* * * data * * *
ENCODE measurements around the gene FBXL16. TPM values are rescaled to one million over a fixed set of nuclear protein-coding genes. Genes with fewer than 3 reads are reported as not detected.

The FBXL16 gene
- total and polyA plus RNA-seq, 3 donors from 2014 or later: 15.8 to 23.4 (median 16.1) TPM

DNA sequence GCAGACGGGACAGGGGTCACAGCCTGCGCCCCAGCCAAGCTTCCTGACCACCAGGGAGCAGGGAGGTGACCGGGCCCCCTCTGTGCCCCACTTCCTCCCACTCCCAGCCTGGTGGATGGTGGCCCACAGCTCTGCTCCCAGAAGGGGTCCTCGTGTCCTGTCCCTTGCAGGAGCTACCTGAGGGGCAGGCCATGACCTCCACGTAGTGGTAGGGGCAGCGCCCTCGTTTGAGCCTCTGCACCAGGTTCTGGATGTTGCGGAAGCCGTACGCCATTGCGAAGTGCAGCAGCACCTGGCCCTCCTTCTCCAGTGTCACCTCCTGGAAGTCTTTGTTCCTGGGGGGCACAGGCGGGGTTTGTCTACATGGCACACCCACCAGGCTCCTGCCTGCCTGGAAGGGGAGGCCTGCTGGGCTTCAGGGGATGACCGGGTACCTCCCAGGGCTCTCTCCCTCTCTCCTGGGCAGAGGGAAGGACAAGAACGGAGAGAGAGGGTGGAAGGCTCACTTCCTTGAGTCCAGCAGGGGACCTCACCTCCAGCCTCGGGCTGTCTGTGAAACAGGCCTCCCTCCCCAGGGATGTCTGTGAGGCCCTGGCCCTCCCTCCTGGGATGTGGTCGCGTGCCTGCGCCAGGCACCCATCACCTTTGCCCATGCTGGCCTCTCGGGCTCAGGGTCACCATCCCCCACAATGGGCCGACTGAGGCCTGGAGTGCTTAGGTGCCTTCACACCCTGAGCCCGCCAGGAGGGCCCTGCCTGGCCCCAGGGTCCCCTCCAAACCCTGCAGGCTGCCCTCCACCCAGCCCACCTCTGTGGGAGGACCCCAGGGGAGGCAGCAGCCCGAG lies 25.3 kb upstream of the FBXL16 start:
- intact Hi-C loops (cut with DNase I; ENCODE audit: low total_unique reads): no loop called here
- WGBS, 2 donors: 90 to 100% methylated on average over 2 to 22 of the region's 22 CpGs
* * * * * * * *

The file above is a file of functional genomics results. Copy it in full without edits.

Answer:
ENCODE measurements around the gene FBXL16. TPM values are rescaled to one million over a fixed set of nuclear protein-coding genes. Genes with fewer than 3 reads are reported as not detected.

The FBXL16 gene
- total and polyA plus RNA-seq, 3 donors from 2014 or later: 15.8 to 23.4 (median 16.1) TPM

DNA sequence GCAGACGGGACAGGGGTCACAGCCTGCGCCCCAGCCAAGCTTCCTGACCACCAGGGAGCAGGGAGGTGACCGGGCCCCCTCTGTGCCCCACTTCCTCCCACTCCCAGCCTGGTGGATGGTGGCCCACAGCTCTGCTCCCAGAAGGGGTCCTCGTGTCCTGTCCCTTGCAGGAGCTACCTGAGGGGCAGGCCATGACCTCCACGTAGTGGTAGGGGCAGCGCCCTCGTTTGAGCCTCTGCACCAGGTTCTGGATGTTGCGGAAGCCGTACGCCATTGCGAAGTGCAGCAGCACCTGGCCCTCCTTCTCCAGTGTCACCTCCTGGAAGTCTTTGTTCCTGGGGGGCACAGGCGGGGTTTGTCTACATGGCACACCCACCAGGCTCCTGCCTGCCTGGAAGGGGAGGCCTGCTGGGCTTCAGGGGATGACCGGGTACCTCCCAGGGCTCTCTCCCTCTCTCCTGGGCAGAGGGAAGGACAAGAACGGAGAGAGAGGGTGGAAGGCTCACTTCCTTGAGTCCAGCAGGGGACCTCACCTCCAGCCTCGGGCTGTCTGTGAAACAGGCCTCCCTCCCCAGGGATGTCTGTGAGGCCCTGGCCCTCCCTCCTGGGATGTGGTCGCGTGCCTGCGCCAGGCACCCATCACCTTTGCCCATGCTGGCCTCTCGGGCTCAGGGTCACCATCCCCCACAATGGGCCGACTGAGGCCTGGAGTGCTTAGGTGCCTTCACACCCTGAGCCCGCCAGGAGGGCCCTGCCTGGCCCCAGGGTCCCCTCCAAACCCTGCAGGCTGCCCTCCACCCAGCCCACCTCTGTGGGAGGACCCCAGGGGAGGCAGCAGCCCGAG lies 25.3 kb upstream of the FBXL16 start:
- intact Hi-C loops (cut with DNase I; ENCODE audit: low total_unique reads): no loop called here
- WGBS, 2 donors: 90 to 100% methylated on average over 2 to 22 of the region's 22 CpGs